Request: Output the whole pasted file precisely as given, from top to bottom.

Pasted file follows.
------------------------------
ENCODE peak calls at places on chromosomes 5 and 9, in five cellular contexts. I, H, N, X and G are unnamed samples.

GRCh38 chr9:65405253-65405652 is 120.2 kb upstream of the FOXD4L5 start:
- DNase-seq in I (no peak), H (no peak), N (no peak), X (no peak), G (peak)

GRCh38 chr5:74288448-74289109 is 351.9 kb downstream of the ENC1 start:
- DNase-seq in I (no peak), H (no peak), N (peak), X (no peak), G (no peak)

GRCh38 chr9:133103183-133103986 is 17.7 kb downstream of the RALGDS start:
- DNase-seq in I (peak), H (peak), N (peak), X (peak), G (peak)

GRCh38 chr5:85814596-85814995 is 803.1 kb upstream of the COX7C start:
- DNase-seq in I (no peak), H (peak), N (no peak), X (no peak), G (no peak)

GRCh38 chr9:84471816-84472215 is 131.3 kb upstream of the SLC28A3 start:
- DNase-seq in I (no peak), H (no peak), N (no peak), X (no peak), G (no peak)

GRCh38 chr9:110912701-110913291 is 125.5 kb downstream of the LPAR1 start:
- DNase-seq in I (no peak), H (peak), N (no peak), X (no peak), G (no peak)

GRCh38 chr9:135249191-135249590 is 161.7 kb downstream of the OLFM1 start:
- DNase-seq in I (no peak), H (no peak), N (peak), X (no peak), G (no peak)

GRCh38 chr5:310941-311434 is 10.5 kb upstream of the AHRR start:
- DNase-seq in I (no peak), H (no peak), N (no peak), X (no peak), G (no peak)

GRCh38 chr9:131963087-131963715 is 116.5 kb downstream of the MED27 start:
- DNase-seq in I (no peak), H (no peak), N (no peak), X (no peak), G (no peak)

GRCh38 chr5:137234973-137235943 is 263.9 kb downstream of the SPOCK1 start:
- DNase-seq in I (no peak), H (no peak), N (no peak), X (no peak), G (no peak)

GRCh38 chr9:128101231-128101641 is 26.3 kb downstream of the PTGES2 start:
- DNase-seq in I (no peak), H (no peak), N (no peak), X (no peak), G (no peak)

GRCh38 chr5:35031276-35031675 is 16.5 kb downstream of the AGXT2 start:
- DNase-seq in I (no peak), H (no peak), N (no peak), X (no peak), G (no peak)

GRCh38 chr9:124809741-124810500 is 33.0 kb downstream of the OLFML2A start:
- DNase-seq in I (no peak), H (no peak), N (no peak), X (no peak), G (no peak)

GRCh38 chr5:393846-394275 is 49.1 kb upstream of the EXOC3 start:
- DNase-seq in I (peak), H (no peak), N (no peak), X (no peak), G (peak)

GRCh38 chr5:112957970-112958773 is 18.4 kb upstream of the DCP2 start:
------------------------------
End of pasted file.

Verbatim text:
ENCODE peak calls at places on chromosomes 5 and 9, in five cellular contexts. I, H, N, X and G are unnamed samples.

GRCh38 chr9:65405253-65405652 is 120.2 kb upstream of the FOXD4L5 start:
- DNase-seq in I (no peak), H (no peak), N (no peak), X (no peak), G (peak)

GRCh38 chr5:74288448-74289109 is 351.9 kb downstream of the ENC1 start:
- DNase-seq in I (no peak), H (no peak), N (peak), X (no peak), G (no peak)

GRCh38 chr9:133103183-133103986 is 17.7 kb downstream of the RALGDS start:
- DNase-seq in I (peak), H (peak), N (peak), X (peak), G (peak)

GRCh38 chr5:85814596-85814995 is 803.1 kb upstream of the COX7C start:
- DNase-seq in I (no peak), H (peak), N (no peak), X (no peak), G (no peak)

GRCh38 chr9:84471816-84472215 is 131.3 kb upstream of the SLC28A3 start:
- DNase-seq in I (no peak), H (no peak), N (no peak), X (no peak), G (no peak)

GRCh38 chr9:110912701-110913291 is 125.5 kb downstream of the LPAR1 start:
- DNase-seq in I (no peak), H (peak), N (no peak), X (no peak), G (no peak)

GRCh38 chr9:135249191-135249590 is 161.7 kb downstream of the OLFM1 start:
- DNase-seq in I (no peak), H (no peak), N (peak), X (no peak), G (no peak)

GRCh38 chr5:310941-311434 is 10.5 kb upstream of the AHRR start:
- DNase-seq in I (no peak), H (no peak), N (no peak), X (no peak), G (no peak)

GRCh38 chr9:131963087-131963715 is 116.5 kb downstream of the MED27 start:
- DNase-seq in I (no peak), H (no peak), N (no peak), X (no peak), G (no peak)

GRCh38 chr5:137234973-137235943 is 263.9 kb downstream of the SPOCK1 start:
- DNase-seq in I (no peak), H (no peak), N (no peak), X (no peak), G (no peak)

GRCh38 chr9:128101231-128101641 is 26.3 kb downstream of the PTGES2 start:
- DNase-seq in I (no peak), H (no peak), N (no peak), X (no peak), G (no peak)

GRCh38 chr5:35031276-35031675 is 16.5 kb downstream of the AGXT2 start:
- DNase-seq in I (no peak), H (no peak), N (no peak), X (no peak), G (no peak)

GRCh38 chr9:124809741-124810500 is 33.0 kb downstream of the OLFML2A start:
- DNase-seq in I (no peak), H (no peak), N (no peak), X (no peak), G (no peak)

GRCh38 chr5:393846-394275 is 49.1 kb upstream of the EXOC3 start:
- DNase-seq in I (peak), H (no peak), N (no peak), X (no peak), G (peak)

GRCh38 chr5:112957970-112958773 is 18.4 kb upstream of the DCP2 start: